New insights into skeletal muscle fibre types in the dog with particular focus towards hybrid myosin phenotypes.Cell Tissue Res. 2006 Feb; 323(2):283-303.CT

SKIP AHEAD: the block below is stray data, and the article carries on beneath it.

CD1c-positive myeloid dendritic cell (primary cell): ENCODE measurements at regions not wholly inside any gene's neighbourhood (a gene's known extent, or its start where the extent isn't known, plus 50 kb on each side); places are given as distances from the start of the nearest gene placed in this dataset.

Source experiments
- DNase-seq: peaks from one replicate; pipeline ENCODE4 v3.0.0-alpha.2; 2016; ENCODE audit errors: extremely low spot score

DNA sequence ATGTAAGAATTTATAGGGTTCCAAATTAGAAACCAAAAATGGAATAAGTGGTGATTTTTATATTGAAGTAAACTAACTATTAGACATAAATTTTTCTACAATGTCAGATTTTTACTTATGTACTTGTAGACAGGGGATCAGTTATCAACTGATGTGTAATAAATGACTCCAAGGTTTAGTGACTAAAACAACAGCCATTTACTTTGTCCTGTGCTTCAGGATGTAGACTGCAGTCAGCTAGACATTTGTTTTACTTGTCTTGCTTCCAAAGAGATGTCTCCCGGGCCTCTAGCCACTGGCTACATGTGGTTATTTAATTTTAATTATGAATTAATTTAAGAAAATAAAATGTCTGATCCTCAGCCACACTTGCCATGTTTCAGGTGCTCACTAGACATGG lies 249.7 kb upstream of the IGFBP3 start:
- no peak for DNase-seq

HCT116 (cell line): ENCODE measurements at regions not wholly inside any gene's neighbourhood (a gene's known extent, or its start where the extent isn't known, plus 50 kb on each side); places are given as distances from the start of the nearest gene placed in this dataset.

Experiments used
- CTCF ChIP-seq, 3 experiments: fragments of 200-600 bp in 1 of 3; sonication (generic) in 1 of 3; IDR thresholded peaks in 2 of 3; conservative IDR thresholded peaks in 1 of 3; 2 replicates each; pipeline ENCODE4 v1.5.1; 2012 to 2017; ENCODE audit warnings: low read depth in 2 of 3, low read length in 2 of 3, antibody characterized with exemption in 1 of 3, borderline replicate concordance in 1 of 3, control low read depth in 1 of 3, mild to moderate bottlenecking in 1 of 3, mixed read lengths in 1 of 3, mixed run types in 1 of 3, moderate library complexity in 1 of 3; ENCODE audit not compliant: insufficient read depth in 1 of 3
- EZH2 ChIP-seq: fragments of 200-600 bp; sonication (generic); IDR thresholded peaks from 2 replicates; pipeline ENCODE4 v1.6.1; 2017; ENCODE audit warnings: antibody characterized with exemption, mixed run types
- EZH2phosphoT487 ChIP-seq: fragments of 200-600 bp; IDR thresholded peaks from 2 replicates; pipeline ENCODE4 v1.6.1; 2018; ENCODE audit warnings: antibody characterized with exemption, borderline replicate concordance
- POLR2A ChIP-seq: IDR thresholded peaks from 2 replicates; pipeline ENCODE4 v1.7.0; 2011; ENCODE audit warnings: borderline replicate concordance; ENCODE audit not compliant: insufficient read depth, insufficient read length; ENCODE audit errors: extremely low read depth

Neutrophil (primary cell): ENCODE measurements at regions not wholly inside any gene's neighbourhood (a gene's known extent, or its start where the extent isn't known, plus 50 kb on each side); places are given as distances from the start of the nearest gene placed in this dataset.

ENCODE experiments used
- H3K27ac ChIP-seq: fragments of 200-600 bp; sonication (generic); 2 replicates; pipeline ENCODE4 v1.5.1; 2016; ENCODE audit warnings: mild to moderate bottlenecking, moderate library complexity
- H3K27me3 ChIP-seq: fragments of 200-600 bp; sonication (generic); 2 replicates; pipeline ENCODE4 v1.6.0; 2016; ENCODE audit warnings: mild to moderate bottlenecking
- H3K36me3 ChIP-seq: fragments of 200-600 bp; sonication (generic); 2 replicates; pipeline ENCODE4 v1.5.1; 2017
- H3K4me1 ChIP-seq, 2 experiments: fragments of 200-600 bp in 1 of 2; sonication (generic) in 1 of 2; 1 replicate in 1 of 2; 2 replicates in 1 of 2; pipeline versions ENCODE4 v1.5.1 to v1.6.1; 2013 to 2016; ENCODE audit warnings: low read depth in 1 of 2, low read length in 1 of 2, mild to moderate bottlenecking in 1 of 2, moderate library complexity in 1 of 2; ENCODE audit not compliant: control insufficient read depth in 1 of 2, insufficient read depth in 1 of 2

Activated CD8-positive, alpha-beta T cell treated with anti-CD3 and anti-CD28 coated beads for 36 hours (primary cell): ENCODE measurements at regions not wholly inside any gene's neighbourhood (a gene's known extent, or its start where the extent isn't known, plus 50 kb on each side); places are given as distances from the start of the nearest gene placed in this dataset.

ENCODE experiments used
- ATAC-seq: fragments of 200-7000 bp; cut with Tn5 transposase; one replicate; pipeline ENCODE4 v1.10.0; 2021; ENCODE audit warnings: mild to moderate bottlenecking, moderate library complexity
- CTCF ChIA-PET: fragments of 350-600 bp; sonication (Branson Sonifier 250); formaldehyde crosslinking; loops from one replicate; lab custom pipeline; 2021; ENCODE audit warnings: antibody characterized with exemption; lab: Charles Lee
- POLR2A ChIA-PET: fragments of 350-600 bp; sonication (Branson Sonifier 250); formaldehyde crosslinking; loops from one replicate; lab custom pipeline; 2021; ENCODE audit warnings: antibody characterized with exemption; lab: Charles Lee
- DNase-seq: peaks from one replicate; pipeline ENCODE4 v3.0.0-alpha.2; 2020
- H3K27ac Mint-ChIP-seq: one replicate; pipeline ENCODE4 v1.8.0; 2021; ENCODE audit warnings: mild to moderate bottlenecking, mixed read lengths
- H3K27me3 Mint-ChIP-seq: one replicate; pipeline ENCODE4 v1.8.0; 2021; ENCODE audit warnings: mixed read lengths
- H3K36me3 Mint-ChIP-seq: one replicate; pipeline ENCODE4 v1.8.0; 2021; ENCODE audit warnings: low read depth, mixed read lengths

Electrophoresis, immunoblots, immunohistochemistry and image analysis methods were applied to characterise canine trunk and appendicular muscle fibres according to their myosin heavy chain (MyHC) composition and to determine, on a fibre-to-fibre basis, the correlation between contractile [MyHC (s), myofibrillar ATPase (mATPase) and sarco(endo)plasmic reticulum Ca(2+)-ATPase (SERCA) isoforms], metabolic [succinate dehydrogenase (SDH) and glycerol-3-phosphate dehydrogenase (GPDH) activities and glycogen and phospholamban (PLB) content] and morphological (cross-sectional area and capillary and nuclear densities) features of individual myofibres. An accurate delineation of MyHC-based fibre types was obtained with the developed immunohistochemical method, which showed high sensitivity and objectivity to delineate hybrid fibres with overwhelming dominance of one MyHC isoform. Phenotypic differences in contractile, metabolic and morphological properties seen between fibre types were related to MyHC content. All canine skeletal muscle fibre types had a relatively high histochemical SDH activity but significant differences existed in the order IIA>I>IIX. Mean GPDH was ranked according to fibre type such that I<IIA<IIX. Type IIA fibres were the smallest, type IIX fibres the largest and type I of intermediate size. Capillary and nuclear density decreased in the order IIA>I>IIX. Hybrid fibres, which represented nearly one third of the whole pool of skeletal muscle fibres analysed, had mean values intermediate between their respective pure phenotypes. Slow fibres expressed the slow SERCA isoform and PLB, whereas type II fibres expressed the fast SERCA isoform. Discrimination of myofibres according to their MyHC content was possible on the basis of their contractile, metabolic and morphological features. These intrafibre interrelationships suggest that myofibres of control dogs exhibit a high degree of co-ordination in their physiological, biochemical and morphological characteristics. This study demonstrates that canine skeletal muscle fibres have been misclassified in numerous previous studies and offers useful baseline data and new prospects for future work on muscle-fibre-typing in canine experimental studies.